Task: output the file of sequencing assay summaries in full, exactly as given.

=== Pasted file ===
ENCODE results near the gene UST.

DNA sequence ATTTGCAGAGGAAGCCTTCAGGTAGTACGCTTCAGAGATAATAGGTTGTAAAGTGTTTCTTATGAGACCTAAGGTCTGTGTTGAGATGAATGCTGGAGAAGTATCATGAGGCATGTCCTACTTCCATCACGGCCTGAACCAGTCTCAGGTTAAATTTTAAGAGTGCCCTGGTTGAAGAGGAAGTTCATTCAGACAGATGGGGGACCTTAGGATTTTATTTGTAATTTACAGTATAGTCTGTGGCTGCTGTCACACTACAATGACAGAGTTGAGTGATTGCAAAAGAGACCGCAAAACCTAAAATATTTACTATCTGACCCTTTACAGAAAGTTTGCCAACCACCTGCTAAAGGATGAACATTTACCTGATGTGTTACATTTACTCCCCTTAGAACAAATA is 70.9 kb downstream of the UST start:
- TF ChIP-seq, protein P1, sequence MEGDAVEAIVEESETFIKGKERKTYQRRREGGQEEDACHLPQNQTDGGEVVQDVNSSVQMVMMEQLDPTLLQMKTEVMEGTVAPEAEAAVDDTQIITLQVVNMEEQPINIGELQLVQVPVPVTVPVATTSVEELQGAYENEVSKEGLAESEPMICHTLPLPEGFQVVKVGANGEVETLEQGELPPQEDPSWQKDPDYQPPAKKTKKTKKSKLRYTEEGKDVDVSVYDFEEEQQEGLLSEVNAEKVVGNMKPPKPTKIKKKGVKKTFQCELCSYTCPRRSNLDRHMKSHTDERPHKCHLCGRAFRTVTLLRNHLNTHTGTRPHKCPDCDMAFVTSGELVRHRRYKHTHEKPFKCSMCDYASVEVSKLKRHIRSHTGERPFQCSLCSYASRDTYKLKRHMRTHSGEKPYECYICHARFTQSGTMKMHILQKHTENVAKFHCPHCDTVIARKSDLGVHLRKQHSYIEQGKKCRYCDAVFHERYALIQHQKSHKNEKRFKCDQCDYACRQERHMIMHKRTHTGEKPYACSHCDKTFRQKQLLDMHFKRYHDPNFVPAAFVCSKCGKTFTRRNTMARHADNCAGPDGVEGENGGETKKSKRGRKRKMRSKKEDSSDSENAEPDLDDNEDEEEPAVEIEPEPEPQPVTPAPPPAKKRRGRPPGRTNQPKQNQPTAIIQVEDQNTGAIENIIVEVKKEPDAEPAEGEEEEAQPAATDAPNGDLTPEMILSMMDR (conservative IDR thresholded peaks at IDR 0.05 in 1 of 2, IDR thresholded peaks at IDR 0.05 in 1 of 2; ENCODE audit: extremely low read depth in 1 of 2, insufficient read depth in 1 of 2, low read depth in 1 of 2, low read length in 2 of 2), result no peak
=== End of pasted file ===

ENCODE results near the gene UST.

DNA sequence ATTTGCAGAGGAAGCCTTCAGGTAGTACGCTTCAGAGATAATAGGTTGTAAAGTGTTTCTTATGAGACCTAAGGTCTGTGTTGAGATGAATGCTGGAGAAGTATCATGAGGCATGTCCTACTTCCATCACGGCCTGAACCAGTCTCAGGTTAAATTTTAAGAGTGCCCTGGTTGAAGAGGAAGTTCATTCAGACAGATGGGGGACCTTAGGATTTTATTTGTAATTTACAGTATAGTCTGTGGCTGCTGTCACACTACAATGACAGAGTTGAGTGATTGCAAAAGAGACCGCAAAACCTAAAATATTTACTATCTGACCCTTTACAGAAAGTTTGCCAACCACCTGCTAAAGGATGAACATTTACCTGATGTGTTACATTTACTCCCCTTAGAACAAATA is 70.9 kb downstream of the UST start:
- TF ChIP-seq, protein P1, sequence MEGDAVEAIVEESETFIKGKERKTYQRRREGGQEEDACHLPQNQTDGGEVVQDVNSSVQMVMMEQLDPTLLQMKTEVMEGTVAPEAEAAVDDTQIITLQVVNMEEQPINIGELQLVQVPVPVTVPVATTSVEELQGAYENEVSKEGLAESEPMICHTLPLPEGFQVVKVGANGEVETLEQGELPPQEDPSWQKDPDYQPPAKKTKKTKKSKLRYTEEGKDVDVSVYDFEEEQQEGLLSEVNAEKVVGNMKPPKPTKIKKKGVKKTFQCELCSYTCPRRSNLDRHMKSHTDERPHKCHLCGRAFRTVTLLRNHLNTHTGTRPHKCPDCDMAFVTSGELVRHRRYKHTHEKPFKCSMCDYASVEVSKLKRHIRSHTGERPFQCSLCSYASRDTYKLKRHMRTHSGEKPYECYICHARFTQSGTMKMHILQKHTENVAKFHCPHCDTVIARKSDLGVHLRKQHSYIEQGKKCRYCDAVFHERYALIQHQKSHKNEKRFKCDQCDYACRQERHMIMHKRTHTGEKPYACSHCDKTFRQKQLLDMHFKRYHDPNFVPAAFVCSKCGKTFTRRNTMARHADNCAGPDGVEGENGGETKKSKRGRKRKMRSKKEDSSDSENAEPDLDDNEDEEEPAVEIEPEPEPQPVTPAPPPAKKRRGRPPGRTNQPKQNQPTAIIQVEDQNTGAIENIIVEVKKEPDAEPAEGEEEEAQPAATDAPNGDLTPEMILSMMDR (conservative IDR thresholded peaks at IDR 0.05 in 1 of 2, IDR thresholded peaks at IDR 0.05 in 1 of 2; ENCODE audit: extremely low read depth in 1 of 2, insufficient read depth in 1 of 2, low read depth in 1 of 2, low read length in 2 of 2), result no peak